For many Asians, Heightened xenophobia and the rise in hate crimes in 2020, and now through 2021, have added additional stress and trauma to their daily lives. In a story now too familiar, Chanhee choi, a South Korean student at the University of Washington, was attacked in downtown Seattle by a racist attacker, declaiming the Chinese and the coronavirus. Afterwards, she decided to do something that she alone could have done to raise awareness of the problem.
She decided to make a game of it.
“It was at the start of the pandemic, in 2020,” Choi said. “I was walking down the street in downtown Seattle. At the moment, I had just returned from a trip home to see my family. There everyone wore masks, but here nobody did. I was the only one wearing a mask because I was from South Korea, so I was worried about being with others, if it was possible to catch coronavirus. I was just protecting myself, but I didn’t expect anyone to judge me or have a problem, or think that wearing a mask makes me feel like I’m sick. Suddenly a guy started yelling at me like, “Are you Chinese? You brought coronavirus. He raised his fist to my face. I looked for help and everyone turned away, like they didn’t want to see me. I felt like the only Asian in town, even though Seattle has so many. I was there all alone, knowing what he was doing to me. I had never felt this kind of fear in the United States. Since it happened, I don’t go downtown alone anymore. At the time, I noticed that every time Trump was on the news he mentioned the Chinese virus. But why did this happen to me? This was my first question. It really affected me. I wanted to share that kind of feeling and sadness, so that others could try to understand the experience I had.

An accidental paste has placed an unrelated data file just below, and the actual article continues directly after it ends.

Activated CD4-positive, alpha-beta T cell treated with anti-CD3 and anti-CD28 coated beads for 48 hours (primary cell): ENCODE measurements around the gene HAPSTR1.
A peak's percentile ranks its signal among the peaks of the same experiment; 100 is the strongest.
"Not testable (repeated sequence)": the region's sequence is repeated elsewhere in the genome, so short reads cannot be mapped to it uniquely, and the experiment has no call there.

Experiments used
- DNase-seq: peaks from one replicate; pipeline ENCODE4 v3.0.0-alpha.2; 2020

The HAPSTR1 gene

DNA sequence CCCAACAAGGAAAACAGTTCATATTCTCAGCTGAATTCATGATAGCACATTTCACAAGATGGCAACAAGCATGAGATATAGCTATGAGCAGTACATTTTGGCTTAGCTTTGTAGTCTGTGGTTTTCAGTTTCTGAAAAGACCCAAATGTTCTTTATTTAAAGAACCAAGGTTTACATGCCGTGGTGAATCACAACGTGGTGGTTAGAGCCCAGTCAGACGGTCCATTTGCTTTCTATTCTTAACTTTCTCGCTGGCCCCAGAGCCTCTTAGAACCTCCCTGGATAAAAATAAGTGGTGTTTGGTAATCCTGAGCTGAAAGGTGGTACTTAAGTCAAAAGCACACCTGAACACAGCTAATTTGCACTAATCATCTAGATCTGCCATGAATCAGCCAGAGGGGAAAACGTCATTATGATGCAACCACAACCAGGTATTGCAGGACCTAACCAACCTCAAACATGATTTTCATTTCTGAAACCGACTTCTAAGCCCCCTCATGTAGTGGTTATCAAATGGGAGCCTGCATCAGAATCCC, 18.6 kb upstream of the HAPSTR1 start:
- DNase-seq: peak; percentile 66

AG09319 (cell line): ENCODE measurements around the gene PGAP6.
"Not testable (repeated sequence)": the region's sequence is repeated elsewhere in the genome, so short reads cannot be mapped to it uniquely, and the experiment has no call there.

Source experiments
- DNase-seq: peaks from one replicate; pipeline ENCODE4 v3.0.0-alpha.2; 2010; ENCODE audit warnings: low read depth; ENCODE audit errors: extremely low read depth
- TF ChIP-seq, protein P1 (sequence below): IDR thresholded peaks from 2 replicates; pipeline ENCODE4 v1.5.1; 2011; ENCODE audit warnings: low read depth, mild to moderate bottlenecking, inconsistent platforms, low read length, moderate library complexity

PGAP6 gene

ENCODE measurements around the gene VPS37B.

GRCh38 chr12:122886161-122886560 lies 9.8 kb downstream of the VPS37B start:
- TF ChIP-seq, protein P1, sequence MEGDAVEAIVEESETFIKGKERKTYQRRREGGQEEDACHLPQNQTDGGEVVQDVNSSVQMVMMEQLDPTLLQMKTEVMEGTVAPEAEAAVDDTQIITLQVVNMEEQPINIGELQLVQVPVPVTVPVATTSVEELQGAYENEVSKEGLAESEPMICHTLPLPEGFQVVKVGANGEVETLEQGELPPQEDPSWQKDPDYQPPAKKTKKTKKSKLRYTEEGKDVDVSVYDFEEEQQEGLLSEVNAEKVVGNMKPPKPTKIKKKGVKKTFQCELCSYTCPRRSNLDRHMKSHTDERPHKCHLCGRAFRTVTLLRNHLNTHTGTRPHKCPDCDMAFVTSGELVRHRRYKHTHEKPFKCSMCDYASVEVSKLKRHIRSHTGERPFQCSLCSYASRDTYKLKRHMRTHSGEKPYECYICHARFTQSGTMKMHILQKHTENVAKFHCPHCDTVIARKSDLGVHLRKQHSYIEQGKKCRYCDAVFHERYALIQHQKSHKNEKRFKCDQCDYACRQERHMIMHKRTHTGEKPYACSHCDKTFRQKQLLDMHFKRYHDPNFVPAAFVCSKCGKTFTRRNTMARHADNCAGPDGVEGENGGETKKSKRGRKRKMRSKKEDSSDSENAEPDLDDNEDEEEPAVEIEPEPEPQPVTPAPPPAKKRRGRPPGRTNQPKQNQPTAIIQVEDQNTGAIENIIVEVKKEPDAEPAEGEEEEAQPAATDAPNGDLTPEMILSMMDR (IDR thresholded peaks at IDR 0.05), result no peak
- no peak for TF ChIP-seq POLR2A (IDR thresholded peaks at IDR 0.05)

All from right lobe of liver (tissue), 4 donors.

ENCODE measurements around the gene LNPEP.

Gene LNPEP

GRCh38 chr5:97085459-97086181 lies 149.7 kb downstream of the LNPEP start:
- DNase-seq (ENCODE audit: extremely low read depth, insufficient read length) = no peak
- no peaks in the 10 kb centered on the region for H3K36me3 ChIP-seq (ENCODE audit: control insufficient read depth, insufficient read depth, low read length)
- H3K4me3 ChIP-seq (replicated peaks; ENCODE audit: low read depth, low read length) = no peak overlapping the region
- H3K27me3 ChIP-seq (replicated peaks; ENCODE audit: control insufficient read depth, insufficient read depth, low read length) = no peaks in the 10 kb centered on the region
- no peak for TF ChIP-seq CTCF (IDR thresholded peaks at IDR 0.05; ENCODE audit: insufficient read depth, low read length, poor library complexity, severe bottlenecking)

It was then that Choi decided to use her digital arts and experimental media skills, her major, to incorporate her experiences. in a game. “I am a transdisciplinary artist. I was doing 3D animations and also video games, ”said Choi. “I learned a lot, for example on how brain sensors and mechatronics work, to involve them in a digital world. So yeah that’s where I got the idea to do Pandemic, using Unity and Maya 3D. “
To begin with, Choi created a 3D avatar of the Covid-19 molecule that players are forced to play the game with, to represent the dehumanizing racism of equating Asians with a virus. Across multiple levels, the landscape – and enemies – become more and more aggressive and disturbing. Some of these scenes even contain TV screens that show players reports of real hate crimes. To give players some freedom of action against the way enemies attack them, Choi offers fun and familiar items earlier in the game to fight with.
“The main character is a viral molecule exploring the world. Some people are trying to attack him, ”Choi explained. “I created certain functions for the player, so that he can collect toilet paper and hand sanitizer to throw at his attackers. I know it’s a little silly, but remember: toilet paper was like gold at first.